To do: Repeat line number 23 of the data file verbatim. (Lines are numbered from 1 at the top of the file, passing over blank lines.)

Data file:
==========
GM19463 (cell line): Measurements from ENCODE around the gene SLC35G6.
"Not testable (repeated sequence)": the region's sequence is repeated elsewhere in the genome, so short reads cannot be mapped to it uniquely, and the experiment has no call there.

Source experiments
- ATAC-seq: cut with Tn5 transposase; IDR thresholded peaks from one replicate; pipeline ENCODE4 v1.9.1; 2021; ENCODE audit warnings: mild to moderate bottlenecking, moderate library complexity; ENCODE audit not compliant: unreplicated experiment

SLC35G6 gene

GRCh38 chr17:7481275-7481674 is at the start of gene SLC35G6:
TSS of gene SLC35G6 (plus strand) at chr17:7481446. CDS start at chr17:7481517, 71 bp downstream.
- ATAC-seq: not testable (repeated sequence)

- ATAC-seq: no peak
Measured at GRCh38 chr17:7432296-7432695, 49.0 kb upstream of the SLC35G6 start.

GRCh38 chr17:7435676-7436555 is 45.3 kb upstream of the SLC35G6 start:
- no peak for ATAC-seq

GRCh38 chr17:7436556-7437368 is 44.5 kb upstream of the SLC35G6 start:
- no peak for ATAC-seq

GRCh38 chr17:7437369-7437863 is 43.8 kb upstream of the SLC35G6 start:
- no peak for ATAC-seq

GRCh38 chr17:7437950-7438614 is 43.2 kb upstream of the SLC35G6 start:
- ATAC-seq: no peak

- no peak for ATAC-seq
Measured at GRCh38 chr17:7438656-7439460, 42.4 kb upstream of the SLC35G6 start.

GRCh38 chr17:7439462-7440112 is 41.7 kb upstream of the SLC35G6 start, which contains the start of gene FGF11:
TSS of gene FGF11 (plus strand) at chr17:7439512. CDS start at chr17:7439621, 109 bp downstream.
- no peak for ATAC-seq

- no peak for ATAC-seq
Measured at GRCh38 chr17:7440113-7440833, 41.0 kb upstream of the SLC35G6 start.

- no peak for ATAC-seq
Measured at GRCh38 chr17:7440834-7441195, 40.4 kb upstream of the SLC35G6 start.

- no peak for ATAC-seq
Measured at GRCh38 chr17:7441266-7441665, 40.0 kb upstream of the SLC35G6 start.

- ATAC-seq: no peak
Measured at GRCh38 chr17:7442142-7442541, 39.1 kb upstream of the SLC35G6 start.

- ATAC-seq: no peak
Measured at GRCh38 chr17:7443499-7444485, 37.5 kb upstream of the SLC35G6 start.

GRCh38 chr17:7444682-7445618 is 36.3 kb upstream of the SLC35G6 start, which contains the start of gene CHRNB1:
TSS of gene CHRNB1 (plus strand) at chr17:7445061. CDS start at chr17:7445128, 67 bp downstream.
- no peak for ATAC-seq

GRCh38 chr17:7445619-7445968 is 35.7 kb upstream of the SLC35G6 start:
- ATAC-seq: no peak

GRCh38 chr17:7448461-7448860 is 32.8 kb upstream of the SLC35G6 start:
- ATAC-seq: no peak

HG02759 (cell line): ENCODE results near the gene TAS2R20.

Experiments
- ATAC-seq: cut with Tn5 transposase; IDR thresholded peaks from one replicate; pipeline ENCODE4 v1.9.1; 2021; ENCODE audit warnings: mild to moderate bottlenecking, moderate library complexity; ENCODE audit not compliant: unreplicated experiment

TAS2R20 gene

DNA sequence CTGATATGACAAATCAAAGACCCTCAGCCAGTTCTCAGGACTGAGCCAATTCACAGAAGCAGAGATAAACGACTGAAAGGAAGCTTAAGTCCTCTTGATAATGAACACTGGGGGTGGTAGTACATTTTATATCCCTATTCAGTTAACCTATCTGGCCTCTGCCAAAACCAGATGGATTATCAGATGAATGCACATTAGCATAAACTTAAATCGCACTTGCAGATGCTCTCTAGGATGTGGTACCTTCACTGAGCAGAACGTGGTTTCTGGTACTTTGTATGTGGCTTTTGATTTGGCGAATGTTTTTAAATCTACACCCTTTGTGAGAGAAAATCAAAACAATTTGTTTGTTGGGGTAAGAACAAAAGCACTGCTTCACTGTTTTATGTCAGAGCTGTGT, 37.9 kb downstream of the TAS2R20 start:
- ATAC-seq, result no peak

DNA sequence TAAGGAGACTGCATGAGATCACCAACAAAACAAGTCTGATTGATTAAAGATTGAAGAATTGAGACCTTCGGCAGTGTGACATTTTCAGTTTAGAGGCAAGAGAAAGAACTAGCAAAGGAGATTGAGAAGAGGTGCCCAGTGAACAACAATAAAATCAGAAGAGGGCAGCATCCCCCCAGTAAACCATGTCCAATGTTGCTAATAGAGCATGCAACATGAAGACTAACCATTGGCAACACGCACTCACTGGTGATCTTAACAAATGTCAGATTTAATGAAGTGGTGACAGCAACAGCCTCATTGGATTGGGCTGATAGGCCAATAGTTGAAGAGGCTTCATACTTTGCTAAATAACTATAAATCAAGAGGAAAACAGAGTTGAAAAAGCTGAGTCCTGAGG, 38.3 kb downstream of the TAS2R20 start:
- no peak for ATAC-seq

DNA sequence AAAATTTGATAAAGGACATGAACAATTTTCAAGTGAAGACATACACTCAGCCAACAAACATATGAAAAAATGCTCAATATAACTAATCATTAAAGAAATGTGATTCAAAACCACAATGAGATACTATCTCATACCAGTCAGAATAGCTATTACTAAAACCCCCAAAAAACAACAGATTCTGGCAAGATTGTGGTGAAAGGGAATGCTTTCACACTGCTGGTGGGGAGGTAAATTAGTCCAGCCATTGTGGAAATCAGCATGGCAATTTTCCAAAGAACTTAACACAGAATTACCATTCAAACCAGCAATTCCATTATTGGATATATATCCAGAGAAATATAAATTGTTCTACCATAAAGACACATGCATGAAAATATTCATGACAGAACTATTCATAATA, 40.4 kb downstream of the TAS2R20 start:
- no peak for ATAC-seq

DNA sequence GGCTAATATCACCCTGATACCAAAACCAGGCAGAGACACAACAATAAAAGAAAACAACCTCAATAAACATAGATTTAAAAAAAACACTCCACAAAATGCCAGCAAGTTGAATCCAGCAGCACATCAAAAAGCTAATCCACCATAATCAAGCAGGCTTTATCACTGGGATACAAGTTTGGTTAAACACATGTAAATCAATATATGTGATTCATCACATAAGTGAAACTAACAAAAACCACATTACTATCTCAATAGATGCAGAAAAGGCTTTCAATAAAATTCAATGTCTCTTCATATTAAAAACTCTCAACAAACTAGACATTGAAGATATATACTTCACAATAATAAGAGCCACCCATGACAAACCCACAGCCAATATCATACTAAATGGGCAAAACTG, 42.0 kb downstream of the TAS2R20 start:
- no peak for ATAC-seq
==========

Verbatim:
- no peak for ATAC-seq